Approximately 40% of reviews examined non-pharmacological interventions, which is consistent with a sample of Cochrane reviews published in 2004 . The most frequently examined non-pharmacological interventions were educational, behavioural, psychological, policy or legislative interventions. This reflects the usefulness of reviews within the CDSR to a variety of end-users including a range of practitioners and policy-makers. The variety of interventions examined in reviews may also explain some of the variability observed in the types of study designs included.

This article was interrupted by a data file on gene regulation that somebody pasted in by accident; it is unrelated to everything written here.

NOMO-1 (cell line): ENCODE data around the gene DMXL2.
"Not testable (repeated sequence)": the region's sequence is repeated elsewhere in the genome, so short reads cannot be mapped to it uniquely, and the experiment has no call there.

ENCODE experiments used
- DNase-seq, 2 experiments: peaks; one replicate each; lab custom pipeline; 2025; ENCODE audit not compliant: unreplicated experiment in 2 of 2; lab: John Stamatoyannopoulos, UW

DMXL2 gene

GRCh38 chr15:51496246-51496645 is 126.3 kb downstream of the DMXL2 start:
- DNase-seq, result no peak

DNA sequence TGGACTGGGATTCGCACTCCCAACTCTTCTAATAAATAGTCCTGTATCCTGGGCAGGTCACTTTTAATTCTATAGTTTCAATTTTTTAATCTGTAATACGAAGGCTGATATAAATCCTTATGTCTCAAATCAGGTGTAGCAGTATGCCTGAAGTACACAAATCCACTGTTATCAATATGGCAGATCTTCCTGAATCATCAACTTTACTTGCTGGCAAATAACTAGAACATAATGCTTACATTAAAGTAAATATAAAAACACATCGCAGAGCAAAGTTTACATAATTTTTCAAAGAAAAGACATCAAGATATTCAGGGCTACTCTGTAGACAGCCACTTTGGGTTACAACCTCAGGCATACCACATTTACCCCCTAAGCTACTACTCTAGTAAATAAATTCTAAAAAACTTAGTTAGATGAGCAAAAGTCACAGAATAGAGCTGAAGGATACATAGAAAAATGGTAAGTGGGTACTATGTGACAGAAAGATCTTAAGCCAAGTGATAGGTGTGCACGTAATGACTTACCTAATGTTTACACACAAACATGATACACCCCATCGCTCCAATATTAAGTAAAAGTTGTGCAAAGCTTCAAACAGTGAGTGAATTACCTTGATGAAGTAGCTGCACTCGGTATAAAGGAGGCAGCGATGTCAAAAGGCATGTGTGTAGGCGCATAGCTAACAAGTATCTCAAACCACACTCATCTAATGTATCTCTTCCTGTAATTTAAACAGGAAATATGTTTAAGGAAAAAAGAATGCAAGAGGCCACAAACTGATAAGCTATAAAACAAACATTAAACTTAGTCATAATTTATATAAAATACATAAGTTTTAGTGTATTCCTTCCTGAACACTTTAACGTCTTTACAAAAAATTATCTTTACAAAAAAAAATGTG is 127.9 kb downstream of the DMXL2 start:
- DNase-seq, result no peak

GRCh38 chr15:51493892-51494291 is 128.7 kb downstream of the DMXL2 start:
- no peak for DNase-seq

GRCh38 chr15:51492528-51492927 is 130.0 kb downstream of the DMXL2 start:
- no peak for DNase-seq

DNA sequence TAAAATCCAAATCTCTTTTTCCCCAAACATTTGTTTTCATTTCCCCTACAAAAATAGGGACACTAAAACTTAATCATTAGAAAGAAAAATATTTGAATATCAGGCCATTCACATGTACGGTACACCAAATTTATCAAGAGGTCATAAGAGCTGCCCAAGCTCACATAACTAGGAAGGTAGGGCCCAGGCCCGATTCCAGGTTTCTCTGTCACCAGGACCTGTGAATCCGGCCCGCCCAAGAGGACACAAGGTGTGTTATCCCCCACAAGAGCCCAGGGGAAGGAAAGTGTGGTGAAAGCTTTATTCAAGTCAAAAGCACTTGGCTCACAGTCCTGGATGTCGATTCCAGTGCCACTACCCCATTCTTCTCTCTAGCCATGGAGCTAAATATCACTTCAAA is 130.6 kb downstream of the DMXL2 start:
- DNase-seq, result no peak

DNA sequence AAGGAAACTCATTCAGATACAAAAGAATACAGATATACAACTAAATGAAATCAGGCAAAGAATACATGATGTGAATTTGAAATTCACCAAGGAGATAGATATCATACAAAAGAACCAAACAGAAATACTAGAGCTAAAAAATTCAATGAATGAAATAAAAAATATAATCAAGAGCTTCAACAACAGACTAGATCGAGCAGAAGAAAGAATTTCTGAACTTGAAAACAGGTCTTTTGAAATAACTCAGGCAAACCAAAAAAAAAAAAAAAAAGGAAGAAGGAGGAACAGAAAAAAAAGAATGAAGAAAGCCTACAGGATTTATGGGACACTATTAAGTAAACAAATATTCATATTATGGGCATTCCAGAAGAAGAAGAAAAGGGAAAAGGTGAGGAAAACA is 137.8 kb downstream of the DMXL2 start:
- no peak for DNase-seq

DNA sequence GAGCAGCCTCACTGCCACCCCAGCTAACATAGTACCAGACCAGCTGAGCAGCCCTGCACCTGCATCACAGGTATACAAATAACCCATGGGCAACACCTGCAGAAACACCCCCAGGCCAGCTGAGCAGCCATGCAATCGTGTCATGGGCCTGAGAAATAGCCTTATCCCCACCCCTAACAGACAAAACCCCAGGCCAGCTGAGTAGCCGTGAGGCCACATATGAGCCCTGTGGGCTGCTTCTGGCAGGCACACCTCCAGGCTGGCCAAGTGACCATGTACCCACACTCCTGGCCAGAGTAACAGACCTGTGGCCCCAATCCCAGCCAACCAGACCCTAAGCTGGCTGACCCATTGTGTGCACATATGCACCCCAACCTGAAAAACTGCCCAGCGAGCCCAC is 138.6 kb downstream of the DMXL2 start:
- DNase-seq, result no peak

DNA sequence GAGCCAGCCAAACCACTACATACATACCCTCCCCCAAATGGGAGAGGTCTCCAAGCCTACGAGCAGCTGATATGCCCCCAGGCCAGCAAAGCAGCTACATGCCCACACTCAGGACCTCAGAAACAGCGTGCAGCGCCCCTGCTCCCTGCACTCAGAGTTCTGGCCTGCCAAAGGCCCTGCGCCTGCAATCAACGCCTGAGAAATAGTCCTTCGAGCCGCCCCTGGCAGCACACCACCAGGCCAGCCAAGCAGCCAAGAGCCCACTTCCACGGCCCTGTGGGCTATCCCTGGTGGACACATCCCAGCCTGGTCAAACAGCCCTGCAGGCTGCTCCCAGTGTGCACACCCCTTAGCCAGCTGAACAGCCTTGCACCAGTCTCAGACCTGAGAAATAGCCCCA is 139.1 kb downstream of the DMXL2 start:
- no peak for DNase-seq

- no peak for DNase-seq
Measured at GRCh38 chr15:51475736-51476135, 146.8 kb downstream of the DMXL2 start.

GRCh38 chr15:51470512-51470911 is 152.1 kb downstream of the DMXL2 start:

One of the strengths of The Cochrane Collaboration is that it includes methodological experts worldwide and produces cutting-edge methods for the conduct of systematic reviews. The Cochrane Handbook represents state of the art systematic review methods . Further, Cochrane reviews have been found to have better reporting quality than paper-based reviews [8, 15]. Despite this, we found substantial variation in the conduct of reviews across the Review Groups. For example, over 27% of reviews did not specify a primary outcome and this proportion varied substantially across Review Groups, ranging from 10 to 73%. Specification of primary outcomes should be done at the protocol stage. Peer-reviewed, published protocols are required for Cochrane reviews; the PRISMA group that develops guidelines for the reporting of systematic reviews is now advocating registration of all SR protocols to enhance "transparency and accountability" .